Written by Jane Sooby on Monday, November 23, 2015 on grower, pests and pesticides, policy

CCOF, the California Department of Food and Agriculture, and University of California Cooperative Extension are hosting a meeting on the invasive stinkbug Bagrada bug on Friday, December 11 at the Cooperative Extension office in Salinas from 9:30 a.m – 3 p.m. Click here to register for the meeting. The meeting is free of charge and will include lunch for onsite participants courtesy of CCOF and the University of California Cooperative Extension Entomology Program. The meeting will also be broadcast as a webinar, allowing remote participants the ability to hear all presentations and interact...
Written by Jane Sooby on Monday, November 9, 2015 on grower, pests and pesticides, policy

CCOF is collaborating with the California Department of Food and Agriculture (CDFA), scientists from numerous agencies, and Cooperative Extension on a Bagrada Bug Working Group. The working group brings together scientists and extension personnel from across the country who are working to develop organic management and biological control of Bagrada bug. What is Bagrada bug? The Bagrada bug is a member of the stinkbug family that has wreaked havoc in mustard-family crops over the past six years. A native of Africa, it has no natural enemies in the U.S. and has spread from southern California...
Written by Zea Sonnabend on Tuesday, February 17, 2015 on grower, pests and pesticides

The Asian Citrus Psyllid (ACP) is spreading throughout California. Organic and non-organic citrus growers are concerned about the spread of ACP because it can spread HuanLongBing (HLB), also known as Citrus Greening disease. This report is an update on activities around detection, quarantine, and control of ACP and HLB.In the last three months, a number of new ACP finds in new counties are causing quarantined areas to expand rapidly. New quarantines exist in Madera, Fresno, and Santa Clara counties where recent finds have indicated breeding populations of ACP. View the statewide map and...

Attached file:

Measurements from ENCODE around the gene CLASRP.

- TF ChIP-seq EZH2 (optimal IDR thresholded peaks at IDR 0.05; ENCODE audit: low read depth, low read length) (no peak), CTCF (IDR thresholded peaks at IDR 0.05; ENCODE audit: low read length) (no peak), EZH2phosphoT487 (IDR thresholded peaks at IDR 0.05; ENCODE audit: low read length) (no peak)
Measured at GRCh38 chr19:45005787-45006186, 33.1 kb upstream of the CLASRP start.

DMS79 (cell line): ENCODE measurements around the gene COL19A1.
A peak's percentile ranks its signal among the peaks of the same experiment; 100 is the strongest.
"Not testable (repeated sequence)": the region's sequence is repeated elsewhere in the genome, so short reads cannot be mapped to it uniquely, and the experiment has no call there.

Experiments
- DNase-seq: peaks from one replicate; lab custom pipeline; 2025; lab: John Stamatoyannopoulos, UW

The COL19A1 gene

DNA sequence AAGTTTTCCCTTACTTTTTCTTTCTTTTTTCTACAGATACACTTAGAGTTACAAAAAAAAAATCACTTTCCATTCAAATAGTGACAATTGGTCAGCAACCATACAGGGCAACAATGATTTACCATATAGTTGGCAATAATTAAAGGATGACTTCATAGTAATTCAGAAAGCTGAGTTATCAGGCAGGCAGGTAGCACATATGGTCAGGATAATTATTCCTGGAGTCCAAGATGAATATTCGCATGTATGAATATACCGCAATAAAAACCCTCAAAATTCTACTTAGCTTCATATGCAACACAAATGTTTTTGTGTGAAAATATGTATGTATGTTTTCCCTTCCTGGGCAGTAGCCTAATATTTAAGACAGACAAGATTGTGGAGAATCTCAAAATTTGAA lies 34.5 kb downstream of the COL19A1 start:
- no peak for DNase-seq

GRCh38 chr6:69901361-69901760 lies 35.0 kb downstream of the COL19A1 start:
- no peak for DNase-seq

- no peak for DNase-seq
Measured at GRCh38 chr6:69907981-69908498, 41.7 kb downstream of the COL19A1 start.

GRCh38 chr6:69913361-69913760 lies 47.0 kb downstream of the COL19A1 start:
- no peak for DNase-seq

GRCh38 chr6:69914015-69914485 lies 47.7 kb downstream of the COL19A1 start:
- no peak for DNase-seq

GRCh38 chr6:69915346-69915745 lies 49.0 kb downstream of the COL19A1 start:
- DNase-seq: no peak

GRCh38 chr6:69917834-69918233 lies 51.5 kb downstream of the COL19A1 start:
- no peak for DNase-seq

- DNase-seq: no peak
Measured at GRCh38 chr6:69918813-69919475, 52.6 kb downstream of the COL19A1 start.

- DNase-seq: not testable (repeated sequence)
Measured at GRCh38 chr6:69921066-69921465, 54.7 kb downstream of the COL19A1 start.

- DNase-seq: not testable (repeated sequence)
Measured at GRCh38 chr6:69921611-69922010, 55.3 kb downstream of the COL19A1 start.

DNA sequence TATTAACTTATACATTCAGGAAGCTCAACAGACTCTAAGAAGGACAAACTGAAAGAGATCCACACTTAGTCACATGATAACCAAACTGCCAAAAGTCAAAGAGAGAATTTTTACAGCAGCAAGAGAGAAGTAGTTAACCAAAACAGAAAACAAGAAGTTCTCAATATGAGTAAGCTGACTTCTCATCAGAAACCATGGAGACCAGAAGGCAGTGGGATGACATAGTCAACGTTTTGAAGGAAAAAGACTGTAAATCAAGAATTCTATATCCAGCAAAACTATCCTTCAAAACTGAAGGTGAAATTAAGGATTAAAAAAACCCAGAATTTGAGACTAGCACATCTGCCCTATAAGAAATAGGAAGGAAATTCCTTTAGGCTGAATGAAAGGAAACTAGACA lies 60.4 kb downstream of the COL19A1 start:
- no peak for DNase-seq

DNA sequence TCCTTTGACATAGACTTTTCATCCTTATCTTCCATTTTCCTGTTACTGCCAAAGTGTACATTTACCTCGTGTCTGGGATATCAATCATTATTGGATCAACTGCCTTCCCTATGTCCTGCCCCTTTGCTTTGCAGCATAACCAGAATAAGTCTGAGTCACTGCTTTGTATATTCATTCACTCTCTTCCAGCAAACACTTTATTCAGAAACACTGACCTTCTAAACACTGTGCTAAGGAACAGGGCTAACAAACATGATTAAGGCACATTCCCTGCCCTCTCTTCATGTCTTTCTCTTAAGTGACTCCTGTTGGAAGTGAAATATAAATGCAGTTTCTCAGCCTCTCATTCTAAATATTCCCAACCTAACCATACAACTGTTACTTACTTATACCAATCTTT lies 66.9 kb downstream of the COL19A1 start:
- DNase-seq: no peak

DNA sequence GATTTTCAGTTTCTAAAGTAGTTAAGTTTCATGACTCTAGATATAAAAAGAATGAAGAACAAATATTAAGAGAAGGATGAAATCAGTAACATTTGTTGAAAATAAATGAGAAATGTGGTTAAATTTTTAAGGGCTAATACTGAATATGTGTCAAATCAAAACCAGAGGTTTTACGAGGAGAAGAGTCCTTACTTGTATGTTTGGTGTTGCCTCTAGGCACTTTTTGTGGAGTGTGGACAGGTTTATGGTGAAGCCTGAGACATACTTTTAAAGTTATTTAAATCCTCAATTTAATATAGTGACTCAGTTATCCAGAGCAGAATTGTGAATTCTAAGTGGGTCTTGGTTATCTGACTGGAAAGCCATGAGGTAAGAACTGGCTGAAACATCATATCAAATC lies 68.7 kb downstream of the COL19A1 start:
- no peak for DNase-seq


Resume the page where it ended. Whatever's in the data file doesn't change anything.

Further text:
Written by Jane Sooby on Friday, November 7, 2014 on pests and pesticides

The Pest and the Damage Done The invasive stinkbug known as the Bagrada bug continues to hopscotch its way through California. First found in Los Angeles County in 2008, it is now found throughout the state as far north as Yolo County. The pest has caused damage to many organic crops this summer and fall, primarily to mustard family crops including kale, arugula, broccoli, cabbage, collards, and other mustard greens. Bagrada bug also has caused damage to peppers, melons, tomatoes, corn, snap beans, and sunflowers. Female (top), mating pair (middle), and a mature nymph (bottom) of Bagrada bug...
Written by Jane Sooby on Monday, September 8, 2014 on materials and inputs, pests and pesticides

CCOF encourages you to review California’s proposed plan for invasive plant pest management. A draft Environmental Impact Report (EIR) describing the plan is open for comment through October 31, 2014. In a recent press conference, Sandy Schubert, undersecretary of the California Department of Food and Agriculture (CDFA), stated that the plan offers CDFA’s best assessment of on-the-ground pest management practices and details the state’s decision-making process in taking pest management actions. Laura Petro, CDFA’s Senior Environmental Scientist, said, “This report reflects California’s...